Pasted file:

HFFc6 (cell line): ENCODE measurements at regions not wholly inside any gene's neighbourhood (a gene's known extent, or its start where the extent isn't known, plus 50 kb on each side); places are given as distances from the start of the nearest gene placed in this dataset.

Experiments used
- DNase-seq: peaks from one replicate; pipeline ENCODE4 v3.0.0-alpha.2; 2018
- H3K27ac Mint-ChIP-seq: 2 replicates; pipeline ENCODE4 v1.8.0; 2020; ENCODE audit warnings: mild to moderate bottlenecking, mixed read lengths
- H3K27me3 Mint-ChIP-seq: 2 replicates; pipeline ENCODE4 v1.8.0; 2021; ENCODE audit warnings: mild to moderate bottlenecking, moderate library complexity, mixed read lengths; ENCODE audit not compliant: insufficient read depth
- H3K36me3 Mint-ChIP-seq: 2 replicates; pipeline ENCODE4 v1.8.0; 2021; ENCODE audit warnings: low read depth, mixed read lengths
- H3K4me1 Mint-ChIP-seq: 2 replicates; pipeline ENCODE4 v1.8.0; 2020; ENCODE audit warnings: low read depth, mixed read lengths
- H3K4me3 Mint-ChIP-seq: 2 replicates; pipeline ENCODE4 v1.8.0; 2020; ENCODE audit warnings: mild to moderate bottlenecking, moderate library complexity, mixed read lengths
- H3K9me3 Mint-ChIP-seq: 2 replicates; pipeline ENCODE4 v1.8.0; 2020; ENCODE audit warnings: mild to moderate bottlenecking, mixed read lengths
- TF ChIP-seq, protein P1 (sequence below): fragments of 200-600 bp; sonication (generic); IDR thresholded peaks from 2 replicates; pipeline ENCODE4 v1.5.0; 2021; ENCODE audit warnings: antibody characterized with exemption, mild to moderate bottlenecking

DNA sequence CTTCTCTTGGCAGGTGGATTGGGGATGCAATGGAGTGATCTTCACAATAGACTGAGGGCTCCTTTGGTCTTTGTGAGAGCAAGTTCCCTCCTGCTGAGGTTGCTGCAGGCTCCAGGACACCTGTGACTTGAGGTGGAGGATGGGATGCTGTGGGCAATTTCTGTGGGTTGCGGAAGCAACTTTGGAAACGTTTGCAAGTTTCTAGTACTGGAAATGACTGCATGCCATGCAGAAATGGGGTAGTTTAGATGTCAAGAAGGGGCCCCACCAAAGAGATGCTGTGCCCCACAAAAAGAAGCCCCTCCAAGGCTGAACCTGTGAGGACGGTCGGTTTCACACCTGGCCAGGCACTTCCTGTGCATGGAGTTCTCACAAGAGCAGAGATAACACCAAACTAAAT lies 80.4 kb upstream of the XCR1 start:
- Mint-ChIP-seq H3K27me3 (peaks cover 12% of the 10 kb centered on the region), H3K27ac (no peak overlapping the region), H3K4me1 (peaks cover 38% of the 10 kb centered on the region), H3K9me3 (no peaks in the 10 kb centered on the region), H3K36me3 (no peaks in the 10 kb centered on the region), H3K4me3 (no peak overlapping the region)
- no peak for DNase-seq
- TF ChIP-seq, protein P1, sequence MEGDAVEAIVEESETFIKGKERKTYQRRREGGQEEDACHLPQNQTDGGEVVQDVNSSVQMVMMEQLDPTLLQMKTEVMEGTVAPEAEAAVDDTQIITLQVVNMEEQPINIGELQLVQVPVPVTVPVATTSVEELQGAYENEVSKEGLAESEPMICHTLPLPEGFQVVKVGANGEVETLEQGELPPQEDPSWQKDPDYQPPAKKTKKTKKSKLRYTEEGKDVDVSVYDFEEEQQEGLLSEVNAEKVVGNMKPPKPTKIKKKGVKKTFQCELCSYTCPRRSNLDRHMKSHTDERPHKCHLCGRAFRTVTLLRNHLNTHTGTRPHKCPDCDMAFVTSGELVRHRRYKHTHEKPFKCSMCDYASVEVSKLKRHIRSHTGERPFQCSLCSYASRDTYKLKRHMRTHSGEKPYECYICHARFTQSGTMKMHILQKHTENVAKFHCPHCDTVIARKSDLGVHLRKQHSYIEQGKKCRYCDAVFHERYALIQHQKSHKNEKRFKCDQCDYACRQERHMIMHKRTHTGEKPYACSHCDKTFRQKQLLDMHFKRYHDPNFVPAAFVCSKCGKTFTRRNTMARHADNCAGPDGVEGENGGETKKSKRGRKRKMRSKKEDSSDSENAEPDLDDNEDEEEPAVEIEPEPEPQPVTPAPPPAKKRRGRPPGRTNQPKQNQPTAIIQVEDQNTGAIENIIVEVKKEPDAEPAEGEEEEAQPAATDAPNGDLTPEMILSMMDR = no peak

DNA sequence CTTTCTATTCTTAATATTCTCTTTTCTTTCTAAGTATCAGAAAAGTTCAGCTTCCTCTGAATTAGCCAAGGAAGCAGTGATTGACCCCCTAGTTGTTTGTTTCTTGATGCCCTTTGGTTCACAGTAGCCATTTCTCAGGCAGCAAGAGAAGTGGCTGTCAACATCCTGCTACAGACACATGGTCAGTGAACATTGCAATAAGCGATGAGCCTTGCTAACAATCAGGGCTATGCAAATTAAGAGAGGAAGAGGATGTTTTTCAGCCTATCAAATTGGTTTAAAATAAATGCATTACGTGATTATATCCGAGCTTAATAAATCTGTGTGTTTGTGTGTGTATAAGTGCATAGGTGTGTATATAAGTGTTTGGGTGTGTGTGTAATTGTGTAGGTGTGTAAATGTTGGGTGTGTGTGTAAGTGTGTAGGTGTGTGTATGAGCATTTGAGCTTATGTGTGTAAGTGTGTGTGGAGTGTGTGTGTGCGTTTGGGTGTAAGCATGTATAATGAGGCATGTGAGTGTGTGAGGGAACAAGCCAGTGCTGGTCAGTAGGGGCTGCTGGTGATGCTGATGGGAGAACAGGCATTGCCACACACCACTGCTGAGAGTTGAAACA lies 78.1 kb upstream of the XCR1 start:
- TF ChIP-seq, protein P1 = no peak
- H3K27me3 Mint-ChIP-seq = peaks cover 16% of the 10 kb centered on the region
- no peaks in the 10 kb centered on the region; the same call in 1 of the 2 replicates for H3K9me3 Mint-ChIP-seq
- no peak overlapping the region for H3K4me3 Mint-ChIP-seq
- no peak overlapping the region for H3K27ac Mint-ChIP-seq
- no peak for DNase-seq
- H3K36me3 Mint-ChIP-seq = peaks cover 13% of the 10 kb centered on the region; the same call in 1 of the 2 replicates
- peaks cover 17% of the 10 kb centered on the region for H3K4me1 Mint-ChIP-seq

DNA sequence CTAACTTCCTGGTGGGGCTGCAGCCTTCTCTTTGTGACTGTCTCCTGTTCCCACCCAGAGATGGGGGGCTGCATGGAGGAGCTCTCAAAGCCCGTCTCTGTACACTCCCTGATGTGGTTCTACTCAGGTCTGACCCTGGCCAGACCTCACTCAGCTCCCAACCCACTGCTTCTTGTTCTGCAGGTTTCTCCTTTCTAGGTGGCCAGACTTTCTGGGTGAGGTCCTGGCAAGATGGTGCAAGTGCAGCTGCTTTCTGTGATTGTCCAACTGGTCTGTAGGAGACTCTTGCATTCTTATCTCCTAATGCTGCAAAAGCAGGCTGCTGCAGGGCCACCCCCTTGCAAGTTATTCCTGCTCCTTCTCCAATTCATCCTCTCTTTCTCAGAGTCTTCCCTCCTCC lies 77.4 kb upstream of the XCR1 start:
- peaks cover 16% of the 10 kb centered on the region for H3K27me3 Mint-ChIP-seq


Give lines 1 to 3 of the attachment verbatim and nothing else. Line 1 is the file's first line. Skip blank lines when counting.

HFFc6 (cell line): ENCODE measurements at regions not wholly inside any gene's neighbourhood (a gene's known extent, or its start where the extent isn't known, plus 50 kb on each side); places are given as distances from the start of the nearest gene placed in this dataset.

Experiments used
- DNase-seq: peaks from one replicate; pipeline ENCODE4 v3.0.0-alpha.2; 2018